Posted by: Martin Russell | October 9, 2010

Clinton speech leaves legacy: Late Late Show debates impact

A week and a half ago, President Bill Clinton officially opened one our of partner’s the William Jefferson Clinton Institute for American Studies at University College Dublin. The event, attended by contributors to this site, was a momentous and significant achievement for the institute and its affiliates. The centerpiece  of the day was President Clinton’s address to an audience that compromised of mostly students, past and present, from the institute and wider collegiate. His discussion was diverse and informative, with his focus ranging from the peace process in Northern Ireland to the humanitarian and philanthropic pursuits of the Clinton Global Initiative.

The media quickly took up on his encouragement to some of the core values of Irishness. The seeds of this analysis were centred around questions of leadership and economics. However, given the insights provided by Clinton it was a tad discouraging that they weren’t pursued any further. That was, until last night.

One a night of doom and gloom for Irishness (referring to a night of a lacklustre sporting result), most of the Irish nation engaged with the entertainment ritual of the Late Late Show. A mixture of debate and light entertainment, the show has a mystical place in Irish culture, almost as a people’s platform. Therefore, it was refreshing to see that the legacy of Clinton’s speech was not lost in the midst of everlasting political, economic and rhetorical doom. The closing debate on the show directly illustrated Clinton’s speech as a point of reference, a distinctive intervention in the recent political climate.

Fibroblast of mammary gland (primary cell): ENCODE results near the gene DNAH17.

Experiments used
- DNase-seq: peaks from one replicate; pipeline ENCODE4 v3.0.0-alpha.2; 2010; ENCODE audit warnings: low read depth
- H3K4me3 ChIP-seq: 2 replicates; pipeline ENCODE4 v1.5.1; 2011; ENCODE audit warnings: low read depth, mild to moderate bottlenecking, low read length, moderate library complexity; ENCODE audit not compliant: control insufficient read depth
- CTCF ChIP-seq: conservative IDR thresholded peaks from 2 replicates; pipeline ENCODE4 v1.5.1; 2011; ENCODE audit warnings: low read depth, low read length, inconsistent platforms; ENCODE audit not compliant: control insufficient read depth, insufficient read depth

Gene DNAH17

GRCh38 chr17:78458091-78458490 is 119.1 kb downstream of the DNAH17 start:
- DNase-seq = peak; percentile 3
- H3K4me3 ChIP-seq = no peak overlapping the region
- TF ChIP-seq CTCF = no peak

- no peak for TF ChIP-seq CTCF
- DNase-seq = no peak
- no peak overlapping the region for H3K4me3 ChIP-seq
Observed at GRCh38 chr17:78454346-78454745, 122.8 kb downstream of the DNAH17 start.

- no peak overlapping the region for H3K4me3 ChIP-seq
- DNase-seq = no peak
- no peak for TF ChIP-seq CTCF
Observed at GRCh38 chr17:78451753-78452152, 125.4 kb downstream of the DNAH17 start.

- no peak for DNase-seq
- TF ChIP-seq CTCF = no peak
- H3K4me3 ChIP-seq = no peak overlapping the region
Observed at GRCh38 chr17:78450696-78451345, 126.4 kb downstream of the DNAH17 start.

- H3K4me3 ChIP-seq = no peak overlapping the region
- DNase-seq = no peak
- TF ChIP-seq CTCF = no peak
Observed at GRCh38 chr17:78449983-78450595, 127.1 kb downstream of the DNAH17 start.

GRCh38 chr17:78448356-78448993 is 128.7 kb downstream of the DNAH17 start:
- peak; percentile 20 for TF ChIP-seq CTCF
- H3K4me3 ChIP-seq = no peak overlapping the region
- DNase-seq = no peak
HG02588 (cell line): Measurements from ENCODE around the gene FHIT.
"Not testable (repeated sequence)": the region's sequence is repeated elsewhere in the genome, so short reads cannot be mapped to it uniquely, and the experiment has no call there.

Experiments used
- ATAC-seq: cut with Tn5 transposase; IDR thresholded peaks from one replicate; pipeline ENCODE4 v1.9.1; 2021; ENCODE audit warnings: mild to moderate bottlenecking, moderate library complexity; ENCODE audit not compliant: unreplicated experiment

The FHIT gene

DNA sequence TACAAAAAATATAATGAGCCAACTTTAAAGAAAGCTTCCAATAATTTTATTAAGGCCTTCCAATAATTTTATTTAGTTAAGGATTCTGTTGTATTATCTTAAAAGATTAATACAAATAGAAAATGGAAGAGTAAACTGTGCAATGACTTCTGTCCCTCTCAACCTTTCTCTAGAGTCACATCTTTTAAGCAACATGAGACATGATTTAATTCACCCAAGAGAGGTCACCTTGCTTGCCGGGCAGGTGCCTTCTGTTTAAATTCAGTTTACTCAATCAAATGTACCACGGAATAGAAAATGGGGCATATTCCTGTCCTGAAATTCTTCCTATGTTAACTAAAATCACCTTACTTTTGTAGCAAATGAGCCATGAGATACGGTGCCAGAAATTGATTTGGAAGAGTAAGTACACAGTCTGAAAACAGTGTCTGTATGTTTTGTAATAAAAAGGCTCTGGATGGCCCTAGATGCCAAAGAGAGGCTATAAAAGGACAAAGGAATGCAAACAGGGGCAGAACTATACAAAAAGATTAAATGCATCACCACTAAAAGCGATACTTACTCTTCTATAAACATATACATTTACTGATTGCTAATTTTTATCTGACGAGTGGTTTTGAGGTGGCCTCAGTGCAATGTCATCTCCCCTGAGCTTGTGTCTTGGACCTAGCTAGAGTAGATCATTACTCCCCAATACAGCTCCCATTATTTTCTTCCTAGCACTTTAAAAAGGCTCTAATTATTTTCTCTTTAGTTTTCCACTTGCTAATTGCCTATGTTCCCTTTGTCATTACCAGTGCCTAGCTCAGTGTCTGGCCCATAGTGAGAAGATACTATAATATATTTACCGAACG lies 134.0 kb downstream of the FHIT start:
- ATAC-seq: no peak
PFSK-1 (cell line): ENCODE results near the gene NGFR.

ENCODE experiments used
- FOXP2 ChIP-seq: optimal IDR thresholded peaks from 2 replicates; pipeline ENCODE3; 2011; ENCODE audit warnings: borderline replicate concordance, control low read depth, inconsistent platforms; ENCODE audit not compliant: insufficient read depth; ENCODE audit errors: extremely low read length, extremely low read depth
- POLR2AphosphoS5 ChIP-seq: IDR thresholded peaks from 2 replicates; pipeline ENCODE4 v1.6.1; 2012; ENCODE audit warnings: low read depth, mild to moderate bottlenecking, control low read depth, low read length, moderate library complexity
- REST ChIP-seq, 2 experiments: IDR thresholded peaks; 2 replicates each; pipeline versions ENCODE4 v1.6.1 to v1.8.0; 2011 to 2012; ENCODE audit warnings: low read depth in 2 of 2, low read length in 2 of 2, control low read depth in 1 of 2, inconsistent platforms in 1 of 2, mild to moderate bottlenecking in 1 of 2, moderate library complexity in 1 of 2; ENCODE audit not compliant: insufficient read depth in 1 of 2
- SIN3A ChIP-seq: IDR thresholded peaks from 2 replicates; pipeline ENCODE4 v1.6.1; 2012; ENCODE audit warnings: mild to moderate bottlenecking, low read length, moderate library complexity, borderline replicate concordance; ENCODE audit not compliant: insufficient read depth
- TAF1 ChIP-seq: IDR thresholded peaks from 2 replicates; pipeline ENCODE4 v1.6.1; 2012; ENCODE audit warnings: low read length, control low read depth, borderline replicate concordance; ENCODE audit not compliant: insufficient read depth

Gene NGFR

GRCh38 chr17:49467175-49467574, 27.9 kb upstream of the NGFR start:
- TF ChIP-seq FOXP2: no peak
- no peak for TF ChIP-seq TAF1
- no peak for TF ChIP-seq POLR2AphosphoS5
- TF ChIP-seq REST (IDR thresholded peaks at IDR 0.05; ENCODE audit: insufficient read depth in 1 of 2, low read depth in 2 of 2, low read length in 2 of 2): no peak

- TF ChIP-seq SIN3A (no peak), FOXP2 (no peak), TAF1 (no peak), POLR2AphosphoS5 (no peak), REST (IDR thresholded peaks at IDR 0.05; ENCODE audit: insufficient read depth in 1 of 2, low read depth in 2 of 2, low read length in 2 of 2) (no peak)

There were right, it epitomised a belief and leadership sorely lacking in most political structures in Ireland today. Of course, the ensuing debate regarding the limitations of rhetoric to policy hold credit and must be developed further. But it must not disguise the fact that, for the moment, the content of Clinton’s speech is the best we’ve got.

Rather than take you through the speech bit by bit, you can access sections of it through the Clinton Institute for American Studies website at

http://www.ucdclinton.ie/

Here you will find links to the speech and to the extensive media coverage of the event.

Also you can watch the Late Late Show footage here

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Responses

  1. It’s a beautiful country, more people need to recognise that.


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